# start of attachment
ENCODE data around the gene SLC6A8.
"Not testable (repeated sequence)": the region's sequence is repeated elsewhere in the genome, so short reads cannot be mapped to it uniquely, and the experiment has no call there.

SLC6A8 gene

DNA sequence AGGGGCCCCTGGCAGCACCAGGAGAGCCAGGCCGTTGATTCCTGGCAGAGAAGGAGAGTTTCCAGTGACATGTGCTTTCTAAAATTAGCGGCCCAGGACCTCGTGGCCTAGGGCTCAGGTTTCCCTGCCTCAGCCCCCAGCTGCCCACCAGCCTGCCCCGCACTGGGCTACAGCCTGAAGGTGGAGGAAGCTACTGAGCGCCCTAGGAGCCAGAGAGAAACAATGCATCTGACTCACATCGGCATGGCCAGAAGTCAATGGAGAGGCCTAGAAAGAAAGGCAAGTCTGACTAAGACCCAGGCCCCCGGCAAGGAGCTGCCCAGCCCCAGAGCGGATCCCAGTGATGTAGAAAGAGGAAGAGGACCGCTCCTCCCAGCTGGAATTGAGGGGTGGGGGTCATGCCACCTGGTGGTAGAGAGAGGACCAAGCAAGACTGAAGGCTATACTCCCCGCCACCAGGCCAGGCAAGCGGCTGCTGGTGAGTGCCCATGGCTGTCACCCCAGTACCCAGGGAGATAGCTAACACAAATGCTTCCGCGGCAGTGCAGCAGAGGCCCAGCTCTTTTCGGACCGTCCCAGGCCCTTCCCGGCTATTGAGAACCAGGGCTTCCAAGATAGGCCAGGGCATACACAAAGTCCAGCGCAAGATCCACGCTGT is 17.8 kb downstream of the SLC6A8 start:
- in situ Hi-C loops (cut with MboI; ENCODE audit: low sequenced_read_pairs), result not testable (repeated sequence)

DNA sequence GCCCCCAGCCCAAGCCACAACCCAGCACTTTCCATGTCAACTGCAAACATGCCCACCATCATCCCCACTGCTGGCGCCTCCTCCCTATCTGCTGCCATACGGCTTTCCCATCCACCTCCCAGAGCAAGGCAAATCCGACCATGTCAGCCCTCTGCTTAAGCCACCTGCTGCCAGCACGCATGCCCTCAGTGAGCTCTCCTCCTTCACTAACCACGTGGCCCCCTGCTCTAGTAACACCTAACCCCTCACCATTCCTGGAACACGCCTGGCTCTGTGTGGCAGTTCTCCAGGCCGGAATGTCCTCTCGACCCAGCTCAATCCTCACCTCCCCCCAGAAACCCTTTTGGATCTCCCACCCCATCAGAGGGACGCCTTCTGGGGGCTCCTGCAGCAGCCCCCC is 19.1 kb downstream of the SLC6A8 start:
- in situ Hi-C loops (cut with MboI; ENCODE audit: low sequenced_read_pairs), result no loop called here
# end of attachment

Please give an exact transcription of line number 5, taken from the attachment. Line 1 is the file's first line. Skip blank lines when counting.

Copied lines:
- in situ Hi-C loops (cut with MboI; ENCODE audit: low sequenced_read_pairs), result not testable (repeated sequence)